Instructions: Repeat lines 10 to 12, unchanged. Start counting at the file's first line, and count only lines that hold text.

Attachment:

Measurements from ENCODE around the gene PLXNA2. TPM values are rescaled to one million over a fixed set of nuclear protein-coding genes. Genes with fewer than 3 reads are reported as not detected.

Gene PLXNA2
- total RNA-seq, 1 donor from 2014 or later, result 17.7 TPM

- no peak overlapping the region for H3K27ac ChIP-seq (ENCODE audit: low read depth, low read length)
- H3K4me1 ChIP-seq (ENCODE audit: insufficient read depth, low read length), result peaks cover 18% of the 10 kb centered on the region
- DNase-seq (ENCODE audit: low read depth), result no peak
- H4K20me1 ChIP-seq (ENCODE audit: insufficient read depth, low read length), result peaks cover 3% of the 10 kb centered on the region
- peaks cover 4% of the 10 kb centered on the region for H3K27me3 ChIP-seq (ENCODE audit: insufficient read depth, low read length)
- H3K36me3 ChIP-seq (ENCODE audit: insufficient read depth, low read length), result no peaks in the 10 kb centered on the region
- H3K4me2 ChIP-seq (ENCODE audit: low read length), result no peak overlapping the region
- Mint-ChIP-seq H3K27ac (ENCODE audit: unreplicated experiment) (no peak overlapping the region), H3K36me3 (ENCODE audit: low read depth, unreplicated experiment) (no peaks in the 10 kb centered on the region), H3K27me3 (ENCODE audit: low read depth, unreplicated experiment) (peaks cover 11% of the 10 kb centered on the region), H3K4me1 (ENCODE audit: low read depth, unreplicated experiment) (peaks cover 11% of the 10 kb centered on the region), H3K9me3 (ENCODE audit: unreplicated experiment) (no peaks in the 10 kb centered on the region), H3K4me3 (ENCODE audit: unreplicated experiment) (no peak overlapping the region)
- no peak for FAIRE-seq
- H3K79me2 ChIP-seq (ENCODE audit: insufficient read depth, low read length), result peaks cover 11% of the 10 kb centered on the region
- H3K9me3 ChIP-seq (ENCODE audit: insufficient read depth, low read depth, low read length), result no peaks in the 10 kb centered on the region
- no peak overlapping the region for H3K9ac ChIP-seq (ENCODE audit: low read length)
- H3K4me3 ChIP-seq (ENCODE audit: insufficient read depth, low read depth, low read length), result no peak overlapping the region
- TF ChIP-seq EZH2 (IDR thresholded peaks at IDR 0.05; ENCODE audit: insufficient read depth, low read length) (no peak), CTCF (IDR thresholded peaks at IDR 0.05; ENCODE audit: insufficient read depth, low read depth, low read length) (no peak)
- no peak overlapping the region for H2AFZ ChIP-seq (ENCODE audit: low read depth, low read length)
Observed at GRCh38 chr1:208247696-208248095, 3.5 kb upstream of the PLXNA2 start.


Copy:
- H3K4me2 ChIP-seq (ENCODE audit: low read length), result no peak overlapping the region
- Mint-ChIP-seq H3K27ac (ENCODE audit: unreplicated experiment) (no peak overlapping the region), H3K36me3 (ENCODE audit: low read depth, unreplicated experiment) (no peaks in the 10 kb centered on the region), H3K27me3 (ENCODE audit: low read depth, unreplicated experiment) (peaks cover 11% of the 10 kb centered on the region), H3K4me1 (ENCODE audit: low read depth, unreplicated experiment) (peaks cover 11% of the 10 kb centered on the region), H3K9me3 (ENCODE audit: unreplicated experiment) (no peaks in the 10 kb centered on the region), H3K4me3 (ENCODE audit: unreplicated experiment) (no peak overlapping the region)
- no peak for FAIRE-seq